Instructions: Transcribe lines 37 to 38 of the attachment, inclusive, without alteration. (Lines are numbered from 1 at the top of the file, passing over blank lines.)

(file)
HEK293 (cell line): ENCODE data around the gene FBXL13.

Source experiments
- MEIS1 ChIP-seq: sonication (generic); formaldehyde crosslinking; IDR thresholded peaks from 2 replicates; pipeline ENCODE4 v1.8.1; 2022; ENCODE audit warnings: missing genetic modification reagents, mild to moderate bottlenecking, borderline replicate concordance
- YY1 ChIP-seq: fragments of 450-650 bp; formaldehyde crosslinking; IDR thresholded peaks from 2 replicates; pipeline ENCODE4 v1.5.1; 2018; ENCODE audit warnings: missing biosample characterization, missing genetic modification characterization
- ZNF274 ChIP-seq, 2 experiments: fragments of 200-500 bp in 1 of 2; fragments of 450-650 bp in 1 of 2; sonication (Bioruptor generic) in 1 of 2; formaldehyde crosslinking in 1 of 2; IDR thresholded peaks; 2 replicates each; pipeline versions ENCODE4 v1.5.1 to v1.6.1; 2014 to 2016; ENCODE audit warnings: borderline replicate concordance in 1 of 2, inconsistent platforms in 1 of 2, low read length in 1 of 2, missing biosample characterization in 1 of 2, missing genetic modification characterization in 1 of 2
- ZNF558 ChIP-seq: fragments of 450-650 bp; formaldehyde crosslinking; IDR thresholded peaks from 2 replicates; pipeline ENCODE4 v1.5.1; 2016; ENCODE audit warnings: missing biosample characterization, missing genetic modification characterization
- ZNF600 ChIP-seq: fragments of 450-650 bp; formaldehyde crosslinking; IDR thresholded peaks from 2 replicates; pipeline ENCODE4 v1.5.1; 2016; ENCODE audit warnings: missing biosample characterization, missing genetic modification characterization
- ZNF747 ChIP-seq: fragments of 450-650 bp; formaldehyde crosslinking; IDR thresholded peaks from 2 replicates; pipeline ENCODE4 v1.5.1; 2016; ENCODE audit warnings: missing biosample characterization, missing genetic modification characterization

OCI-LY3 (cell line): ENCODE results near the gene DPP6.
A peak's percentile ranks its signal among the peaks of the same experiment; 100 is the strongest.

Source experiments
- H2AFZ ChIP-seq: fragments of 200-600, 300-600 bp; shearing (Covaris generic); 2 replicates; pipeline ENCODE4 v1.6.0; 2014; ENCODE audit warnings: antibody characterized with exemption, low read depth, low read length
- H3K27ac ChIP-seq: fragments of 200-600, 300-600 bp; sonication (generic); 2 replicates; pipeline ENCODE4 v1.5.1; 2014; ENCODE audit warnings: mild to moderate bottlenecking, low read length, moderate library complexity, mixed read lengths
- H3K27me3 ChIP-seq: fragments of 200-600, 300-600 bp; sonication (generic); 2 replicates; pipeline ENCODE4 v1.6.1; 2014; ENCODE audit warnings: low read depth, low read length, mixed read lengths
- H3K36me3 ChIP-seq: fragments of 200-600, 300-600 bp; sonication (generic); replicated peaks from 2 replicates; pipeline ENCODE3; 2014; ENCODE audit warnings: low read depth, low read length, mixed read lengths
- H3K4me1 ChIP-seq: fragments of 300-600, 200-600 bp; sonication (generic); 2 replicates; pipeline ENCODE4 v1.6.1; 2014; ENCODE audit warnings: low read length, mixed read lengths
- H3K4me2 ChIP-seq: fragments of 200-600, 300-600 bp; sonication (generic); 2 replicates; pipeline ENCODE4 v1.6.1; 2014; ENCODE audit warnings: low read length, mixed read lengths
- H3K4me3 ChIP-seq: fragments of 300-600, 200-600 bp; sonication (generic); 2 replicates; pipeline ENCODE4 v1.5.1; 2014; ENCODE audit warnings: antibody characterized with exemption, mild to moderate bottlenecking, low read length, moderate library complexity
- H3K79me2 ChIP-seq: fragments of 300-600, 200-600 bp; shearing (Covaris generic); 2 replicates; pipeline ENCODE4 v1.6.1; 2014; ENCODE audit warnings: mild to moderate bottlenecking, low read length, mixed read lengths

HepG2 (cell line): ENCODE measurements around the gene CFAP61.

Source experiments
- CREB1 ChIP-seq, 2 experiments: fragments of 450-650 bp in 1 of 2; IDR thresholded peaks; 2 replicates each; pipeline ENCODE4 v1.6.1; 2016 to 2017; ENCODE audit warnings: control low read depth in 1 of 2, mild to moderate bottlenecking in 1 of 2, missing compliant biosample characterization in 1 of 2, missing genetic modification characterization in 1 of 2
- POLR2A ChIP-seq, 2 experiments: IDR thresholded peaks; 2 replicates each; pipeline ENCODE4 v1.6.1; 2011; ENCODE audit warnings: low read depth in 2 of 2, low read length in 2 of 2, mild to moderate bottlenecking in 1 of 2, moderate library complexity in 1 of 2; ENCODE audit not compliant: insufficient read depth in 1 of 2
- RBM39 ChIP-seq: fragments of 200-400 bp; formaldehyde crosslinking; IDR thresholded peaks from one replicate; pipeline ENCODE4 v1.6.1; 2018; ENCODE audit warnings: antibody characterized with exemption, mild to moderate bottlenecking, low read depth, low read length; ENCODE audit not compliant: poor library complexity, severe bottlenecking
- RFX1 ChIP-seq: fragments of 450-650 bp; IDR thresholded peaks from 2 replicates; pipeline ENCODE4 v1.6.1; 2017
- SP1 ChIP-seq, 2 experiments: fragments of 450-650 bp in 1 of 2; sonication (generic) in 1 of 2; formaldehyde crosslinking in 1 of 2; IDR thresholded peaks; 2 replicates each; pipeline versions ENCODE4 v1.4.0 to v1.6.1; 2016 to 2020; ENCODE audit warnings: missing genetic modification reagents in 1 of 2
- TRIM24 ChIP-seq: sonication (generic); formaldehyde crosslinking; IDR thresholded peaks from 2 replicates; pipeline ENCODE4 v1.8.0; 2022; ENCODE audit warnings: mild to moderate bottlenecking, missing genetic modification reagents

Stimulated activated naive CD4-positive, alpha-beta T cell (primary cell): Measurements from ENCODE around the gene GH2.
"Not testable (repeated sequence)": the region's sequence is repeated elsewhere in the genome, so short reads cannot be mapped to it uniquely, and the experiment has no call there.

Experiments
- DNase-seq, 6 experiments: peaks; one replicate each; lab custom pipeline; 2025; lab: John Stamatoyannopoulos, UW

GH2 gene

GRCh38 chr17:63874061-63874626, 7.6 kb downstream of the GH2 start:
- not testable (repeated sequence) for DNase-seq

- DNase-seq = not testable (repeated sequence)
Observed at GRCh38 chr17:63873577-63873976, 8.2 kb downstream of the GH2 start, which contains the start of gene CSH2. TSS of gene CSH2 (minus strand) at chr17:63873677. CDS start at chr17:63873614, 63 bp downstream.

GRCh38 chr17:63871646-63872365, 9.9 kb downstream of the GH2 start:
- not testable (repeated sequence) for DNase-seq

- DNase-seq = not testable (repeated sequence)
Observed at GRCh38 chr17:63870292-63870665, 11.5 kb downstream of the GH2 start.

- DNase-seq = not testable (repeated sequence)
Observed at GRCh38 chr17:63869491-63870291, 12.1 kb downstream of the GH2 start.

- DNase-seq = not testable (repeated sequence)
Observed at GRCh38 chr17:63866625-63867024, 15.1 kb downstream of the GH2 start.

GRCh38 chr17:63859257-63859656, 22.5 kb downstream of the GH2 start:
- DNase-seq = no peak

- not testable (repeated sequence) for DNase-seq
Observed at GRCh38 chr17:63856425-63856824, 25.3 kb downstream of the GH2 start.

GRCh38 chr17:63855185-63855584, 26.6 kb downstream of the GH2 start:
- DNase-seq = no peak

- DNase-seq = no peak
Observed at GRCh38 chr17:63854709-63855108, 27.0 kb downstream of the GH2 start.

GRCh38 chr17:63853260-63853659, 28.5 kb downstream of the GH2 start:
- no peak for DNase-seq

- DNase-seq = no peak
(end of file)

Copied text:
GRCh38 chr17:63871646-63872365, 9.9 kb downstream of the GH2 start:
- not testable (repeated sequence) for DNase-seq